There is a difference between disobeying a law you don’t like and one you believe is sinful or evil. No one, not a justice on the Supreme Court or a lawyer in the ACLU thinks the latter should be obeyed, even though no government can tolerate disobedience to its laws. That’s why we have laws that protect conscience. But the Romer decision seemed to imply that the law is hostile to adverse judgment against homosexuality. The religious conscience has therefore not received the protection it should have.

      Jesus is clear that it is sinful to facilitate sinful behavior (Matt. 18:7), and so it is a sin to facilitate homosexual behavior. Laws to the contrary should be disobeyed, regardless of the penalty.

      Rick Plasterer

  3. Andrew says:

    Thank you Rick for your wise words.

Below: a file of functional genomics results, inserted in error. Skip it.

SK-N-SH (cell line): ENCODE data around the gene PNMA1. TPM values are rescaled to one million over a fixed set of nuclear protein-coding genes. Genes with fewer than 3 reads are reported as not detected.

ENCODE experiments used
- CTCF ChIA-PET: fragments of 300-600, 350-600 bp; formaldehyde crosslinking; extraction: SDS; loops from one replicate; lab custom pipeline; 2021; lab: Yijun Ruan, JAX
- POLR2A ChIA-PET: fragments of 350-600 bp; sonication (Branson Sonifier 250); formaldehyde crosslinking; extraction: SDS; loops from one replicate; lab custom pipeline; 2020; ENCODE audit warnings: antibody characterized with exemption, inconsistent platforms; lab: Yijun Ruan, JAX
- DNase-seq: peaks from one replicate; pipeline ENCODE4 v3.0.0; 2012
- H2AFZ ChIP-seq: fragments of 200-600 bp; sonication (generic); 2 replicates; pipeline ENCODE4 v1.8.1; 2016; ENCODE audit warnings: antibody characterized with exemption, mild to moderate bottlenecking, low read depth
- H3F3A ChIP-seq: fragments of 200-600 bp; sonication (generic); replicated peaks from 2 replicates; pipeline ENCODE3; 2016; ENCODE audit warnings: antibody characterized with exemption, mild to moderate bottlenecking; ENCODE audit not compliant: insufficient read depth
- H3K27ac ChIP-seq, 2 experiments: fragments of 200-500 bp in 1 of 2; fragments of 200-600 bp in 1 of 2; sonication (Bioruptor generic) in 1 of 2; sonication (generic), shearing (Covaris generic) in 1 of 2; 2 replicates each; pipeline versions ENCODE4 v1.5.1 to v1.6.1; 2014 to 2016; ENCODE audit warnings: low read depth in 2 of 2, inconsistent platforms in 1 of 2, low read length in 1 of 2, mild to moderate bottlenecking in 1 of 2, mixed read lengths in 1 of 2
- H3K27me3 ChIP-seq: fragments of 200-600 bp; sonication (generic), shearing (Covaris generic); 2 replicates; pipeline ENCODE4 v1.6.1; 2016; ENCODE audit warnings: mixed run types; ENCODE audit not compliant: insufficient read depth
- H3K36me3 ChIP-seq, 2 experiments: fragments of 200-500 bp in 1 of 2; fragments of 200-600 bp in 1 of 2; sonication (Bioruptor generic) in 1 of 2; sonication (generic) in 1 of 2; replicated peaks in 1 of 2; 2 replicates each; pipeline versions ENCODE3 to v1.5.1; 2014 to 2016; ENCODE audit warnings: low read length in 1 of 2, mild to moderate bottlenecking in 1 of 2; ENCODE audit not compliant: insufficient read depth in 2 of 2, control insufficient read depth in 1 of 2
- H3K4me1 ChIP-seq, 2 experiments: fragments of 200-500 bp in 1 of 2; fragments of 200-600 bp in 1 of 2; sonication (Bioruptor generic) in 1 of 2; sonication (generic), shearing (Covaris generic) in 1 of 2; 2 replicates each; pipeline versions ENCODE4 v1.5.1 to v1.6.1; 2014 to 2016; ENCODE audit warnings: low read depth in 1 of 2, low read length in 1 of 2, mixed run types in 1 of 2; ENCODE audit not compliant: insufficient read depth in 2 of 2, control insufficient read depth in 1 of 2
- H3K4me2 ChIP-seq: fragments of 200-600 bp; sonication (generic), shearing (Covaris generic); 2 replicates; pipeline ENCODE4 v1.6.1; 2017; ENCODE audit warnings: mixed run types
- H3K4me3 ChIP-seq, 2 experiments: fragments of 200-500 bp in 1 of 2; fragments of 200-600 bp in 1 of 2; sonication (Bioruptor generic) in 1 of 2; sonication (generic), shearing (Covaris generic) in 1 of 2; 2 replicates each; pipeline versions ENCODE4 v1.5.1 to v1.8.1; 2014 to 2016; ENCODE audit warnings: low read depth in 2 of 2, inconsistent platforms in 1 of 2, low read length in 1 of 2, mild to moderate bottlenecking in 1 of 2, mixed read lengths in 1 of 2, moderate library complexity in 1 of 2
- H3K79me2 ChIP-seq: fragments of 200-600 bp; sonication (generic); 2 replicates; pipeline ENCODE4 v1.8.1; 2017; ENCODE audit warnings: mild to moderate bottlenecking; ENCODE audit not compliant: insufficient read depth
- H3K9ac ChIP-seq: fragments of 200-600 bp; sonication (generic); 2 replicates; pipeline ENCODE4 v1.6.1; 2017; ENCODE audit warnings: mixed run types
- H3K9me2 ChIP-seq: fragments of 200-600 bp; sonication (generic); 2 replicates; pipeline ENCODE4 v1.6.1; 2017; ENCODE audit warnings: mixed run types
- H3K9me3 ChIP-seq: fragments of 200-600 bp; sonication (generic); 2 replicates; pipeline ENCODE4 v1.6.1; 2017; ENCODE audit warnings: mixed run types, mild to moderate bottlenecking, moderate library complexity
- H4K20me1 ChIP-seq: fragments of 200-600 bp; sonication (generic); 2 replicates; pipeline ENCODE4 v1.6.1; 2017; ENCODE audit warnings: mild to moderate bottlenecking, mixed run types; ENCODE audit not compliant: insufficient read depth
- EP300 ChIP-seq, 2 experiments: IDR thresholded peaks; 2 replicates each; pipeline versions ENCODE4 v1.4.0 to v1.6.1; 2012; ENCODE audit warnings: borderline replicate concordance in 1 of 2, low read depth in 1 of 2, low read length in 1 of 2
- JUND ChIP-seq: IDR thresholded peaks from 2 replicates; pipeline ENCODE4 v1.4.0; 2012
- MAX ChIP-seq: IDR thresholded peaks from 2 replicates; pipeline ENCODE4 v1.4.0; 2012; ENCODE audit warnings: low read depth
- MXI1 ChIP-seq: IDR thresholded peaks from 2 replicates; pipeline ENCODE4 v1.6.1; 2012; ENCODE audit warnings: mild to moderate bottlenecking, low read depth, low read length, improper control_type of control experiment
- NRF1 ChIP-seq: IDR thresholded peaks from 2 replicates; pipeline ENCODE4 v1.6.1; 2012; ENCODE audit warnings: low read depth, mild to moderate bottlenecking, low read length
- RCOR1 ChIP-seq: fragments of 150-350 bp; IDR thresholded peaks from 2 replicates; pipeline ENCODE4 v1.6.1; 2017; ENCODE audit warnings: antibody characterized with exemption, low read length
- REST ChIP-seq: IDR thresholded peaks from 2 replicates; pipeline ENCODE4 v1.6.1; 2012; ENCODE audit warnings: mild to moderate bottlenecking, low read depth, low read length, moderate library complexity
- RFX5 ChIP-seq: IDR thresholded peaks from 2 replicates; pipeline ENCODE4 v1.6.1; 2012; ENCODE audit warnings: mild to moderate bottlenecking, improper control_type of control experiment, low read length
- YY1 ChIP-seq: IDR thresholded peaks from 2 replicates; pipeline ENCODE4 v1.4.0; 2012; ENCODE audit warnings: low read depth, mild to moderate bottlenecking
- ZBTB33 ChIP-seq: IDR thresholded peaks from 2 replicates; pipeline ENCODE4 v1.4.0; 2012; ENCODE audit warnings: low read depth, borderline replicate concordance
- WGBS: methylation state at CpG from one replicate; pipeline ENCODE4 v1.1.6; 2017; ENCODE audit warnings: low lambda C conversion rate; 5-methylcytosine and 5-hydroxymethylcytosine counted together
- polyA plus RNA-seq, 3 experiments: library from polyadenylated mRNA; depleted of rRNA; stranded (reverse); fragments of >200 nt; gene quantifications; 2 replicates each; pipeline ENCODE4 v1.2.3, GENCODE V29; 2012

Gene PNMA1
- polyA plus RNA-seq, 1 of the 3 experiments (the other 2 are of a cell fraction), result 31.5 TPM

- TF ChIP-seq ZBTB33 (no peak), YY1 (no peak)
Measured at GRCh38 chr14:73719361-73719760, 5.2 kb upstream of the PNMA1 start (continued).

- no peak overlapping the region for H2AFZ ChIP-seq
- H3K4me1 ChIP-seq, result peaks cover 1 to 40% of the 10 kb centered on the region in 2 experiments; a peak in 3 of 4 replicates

4. Penny says:

    Your article makes so much SENSE. But how to undo what has been done?!

    • Penny,

      Thank you for the complement. Rectifying the grave situation will take a long time, but the best place to start with the public is to emphasize that personal behaviors cannot be equal, and should not be immune from adverse judgment (i.e. discrimination). It must also be emphasized in the beginning that religious freedom is the first freedom mentioned in the Constitution, and religious exercise at a minimum must include the right to decline action believed sinful or evil.

      Rick Plasterer